There is a tendency to oversize pumping units to meet anticipated future requirements. This can result in the need to throttle or operate the equipment at a higher capacity than necessary. Aim to operate the pump near the best efficiency point (BEP) at all times. Select a pump with room for a larger impeller to handle possible future increases in capacity. Consider trimming the impeller (reducing its diameter) in a pump that is too large for the current application.

Consider a variable speed drive. A variable speed drive can lower losses caused by throttle valves and bypass lines and is cost-effective in systems that have variable flow requirements. Most manufacturers offer compatible variable speed drives.Use two smaller pumps instead of one large pump so that excess capacity can be turned off. Two pumps can operate in parallel during peak demand, with only one pump operating during low demand. An alternative strategy is to combine a variable speed pump with one that runs at constant speed.

Transformers reduce the voltage of the electricity supplied by your utility to a level suitable for use by the electric equipment in your facility. Since all of the electricity used by your company passes through a transformer, even a small efficiency improvement will result in significant electricity savings. High-efficiency transformers are now available that can reduce your facility's total electricity use by approximately 1 percent. That's good for your company; it's also good for the environment. Reduced electricity use provides cost savings for your company; it also reduces air emissions from electricity generation.

Every transformer has its own unique efficiency profile based on its load and no-load losses, so a transformer's energy losses will depend heavily on building and equipment usage patterns. Large transformers tend to be heavily loaded, while transformers that serve smaller industrial and commercial customers tend to be more lightly loaded. The better you understand your facility's load profile, the more effectively you will be able to choose the most efficient transformer for your facility.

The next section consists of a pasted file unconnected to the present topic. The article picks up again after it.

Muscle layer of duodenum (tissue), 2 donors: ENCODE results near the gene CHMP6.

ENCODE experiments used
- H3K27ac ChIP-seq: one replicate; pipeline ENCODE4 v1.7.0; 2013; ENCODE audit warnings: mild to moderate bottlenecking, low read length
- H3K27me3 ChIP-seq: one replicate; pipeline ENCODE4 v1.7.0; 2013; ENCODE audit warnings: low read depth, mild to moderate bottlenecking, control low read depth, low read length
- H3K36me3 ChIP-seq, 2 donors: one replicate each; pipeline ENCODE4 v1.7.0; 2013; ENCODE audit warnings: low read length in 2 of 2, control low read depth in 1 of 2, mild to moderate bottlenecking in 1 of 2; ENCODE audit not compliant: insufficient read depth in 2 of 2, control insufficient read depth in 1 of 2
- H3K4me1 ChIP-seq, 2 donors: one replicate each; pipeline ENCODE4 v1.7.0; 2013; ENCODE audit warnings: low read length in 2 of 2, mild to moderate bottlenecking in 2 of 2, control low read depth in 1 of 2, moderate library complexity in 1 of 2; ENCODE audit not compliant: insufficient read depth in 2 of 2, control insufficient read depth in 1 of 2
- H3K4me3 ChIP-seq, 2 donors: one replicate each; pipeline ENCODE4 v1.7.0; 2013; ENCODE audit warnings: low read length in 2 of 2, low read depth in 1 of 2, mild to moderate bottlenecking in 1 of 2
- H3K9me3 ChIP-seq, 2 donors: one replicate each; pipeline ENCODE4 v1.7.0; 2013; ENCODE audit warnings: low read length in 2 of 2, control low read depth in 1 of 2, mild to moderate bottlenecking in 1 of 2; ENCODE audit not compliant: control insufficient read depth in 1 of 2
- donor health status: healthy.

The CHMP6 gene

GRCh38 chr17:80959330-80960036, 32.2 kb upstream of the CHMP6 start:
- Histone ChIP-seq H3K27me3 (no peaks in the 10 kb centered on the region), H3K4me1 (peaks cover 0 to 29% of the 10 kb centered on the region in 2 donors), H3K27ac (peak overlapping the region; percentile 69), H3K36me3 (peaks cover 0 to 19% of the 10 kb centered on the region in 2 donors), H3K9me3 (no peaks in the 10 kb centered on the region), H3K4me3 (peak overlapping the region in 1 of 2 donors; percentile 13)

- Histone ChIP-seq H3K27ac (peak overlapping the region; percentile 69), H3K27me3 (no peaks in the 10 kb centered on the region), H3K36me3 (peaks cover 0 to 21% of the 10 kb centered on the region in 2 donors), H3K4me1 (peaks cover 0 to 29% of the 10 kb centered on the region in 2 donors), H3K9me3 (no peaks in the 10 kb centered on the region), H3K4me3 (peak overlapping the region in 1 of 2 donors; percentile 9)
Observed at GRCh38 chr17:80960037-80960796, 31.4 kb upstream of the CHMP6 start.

It is important to remember that transformers are rarely run at their full-load. In fact, 35 percent is the accepted industry average transformer load. A survey of dry-type transformers actually found the average load factor in manufacturing facilities to be only 14.1 percent. The efficiency of any transformer at this low load is very different from its efficiency at full load.

Some purchasers believe that choosing a transformer with a low temperature rise will result in an energy-efficient transformer, but this is not always the case. In general, the lower the temperature rise of a transformer, the lower its internal losses, but when manufacturers design a transformer for a low-temperature rise, they often decrease the load losses but increase the no-load losses. This is due to the cooling method, i.e. fans. If a transformer is running at a very low load, this method of selecting a transformer can actually result in choosing a less efficient model.

Turbulators can be a cost-effective way to reduce the stack temperature and increase the fuel-to-steam efficiency of single-pass horizontal return tubular (HRT) brick-set boilers and older two- and three-pass oil and natural-gas-fueled firetube boilers. Turbulators are not recommended for four-pass boilers or coalfired units. A four-pass unit provides four opportunities for heat transfer. It has more heat exchange surface area, a lower stack temperature, higher fuel-to-steam efficiency, and lower annual fuel costs than a two- or three-pass boiler operating under identical conditions. New firetube boilers perform better than older two and three-pass designs.
Turbulators can also be installed to compensate for efficiency losses when a fourpass boiler is being converted to a two-pass boiler because of door warpage and loose and leaking tubes. Turbulators are a substitute for a more costly economizer or air-preheater. Current turbulator designs do not cause significant increase in pressure drops or contribute to soot formation in natural-gas-fired boilers. Turbulators are held in place with a spring lock and are easily removed to allow for tube brushing.

Uninterruptible Power Supplies
Uninterruptible power supplies (UPS) are devices that maintain the supply of power to a load even when the AC input power is interrupted or disturbed.